NCPA - National Center for Policy Analysis

Death Penalty Deters Murder

May 7, 2003

Using data from U.S. Census Reports, a correlation between executions and homicide rate from 1930-2000 can be shown, says William Tucker. His data reveals falling murder rates when the death penalty is implemented and escalating murder rates when the courts prohibited capital punishment in the early 1960s.

There is no way to contravene the logic of murder, he explains, except through the death penalty. No amount of victims' pleading or cajoling -- no promises that "I won't tell" -- will ever convince a robber or rapist that there isn't an advantage to escalating the crime to murder.

The only plausible deterrent is a qualitatively different punishment, he says:

  • If the punishment for robbery is a few years in jail and the punishment for murder is a few more years after that, there is very little if any deterrence -- but if the punishment for robbery is jail time and the punishment for murder is death, there is reason to think twice.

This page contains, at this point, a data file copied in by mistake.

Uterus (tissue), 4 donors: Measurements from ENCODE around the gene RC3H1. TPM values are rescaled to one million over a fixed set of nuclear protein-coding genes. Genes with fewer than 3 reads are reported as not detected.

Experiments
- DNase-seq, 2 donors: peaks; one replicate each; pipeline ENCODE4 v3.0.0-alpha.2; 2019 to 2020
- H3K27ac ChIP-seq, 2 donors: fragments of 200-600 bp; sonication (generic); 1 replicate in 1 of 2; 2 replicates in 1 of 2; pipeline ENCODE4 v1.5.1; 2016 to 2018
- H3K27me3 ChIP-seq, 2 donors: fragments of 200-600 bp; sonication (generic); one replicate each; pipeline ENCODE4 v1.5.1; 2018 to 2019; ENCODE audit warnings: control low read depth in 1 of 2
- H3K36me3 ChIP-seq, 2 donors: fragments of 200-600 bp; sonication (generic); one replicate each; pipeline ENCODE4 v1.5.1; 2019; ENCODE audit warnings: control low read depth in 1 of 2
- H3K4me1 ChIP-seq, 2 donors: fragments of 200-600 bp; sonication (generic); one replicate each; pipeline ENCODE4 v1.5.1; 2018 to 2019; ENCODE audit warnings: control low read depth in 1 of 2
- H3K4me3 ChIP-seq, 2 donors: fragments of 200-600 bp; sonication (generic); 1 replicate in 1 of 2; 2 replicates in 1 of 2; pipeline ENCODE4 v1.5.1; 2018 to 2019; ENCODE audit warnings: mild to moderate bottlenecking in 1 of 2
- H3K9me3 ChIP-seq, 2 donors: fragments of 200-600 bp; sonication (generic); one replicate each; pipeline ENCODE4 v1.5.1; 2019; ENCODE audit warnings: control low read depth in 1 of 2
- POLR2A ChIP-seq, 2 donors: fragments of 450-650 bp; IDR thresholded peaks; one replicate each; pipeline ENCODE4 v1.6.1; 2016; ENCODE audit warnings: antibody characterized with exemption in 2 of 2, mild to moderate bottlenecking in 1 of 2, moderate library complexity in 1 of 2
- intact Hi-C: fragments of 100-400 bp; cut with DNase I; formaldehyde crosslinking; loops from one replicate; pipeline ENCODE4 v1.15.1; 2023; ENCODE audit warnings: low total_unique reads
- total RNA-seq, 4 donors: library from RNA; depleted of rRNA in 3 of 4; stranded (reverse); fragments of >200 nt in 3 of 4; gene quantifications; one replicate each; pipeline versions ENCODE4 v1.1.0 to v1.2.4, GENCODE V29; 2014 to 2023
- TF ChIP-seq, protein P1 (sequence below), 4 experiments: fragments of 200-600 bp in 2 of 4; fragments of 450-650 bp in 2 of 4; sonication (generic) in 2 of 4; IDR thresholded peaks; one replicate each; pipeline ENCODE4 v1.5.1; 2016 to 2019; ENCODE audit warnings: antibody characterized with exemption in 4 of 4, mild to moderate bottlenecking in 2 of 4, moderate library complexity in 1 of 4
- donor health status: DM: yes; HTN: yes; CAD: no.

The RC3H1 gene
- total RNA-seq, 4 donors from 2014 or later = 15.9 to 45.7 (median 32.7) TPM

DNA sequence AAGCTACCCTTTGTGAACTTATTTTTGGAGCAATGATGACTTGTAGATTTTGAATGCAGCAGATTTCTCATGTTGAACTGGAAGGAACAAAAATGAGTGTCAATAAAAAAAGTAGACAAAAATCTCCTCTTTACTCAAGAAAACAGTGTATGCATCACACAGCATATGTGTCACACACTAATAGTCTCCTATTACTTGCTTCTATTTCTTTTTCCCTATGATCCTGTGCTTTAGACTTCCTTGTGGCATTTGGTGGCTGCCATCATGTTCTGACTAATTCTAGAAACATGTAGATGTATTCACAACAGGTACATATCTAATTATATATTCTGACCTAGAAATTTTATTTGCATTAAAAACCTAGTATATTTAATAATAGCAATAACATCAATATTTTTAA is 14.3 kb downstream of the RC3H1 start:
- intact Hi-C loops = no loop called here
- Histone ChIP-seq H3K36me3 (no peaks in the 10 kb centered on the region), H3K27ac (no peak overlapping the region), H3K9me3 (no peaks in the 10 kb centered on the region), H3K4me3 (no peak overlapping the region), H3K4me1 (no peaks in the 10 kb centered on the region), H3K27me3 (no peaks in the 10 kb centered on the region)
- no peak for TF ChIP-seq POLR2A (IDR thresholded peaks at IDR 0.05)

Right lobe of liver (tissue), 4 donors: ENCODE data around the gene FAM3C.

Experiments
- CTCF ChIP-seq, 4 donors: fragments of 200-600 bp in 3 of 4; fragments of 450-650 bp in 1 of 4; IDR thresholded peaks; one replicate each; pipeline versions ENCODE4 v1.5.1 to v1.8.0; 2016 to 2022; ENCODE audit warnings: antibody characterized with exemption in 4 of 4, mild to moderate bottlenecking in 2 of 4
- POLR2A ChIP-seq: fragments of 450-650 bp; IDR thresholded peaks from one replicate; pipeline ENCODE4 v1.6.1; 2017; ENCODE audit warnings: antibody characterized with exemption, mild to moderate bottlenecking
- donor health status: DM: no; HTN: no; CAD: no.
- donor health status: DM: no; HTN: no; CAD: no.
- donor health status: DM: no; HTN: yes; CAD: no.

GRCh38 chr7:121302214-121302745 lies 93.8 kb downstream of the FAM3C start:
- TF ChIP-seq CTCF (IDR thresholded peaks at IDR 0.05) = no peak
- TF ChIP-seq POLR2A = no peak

• By contrast, eliminating the death penalty creates the exact same dilemma -- without any qualitative differential, there is no disincentive to murder the victim of the crime.

Almost the entire increase in murder from 1966 to the mid-1990s was an increase in felony or "stranger" murders -- murders committed during the course of another crime. Only when executions resumed in the 1990s did the murder rate drop precipitously to its 1960s level.

Source: William Tucker, "Deterring Homicides/With the Death Penalty," Human Events, Vol. 59, No. 12, April 2003.


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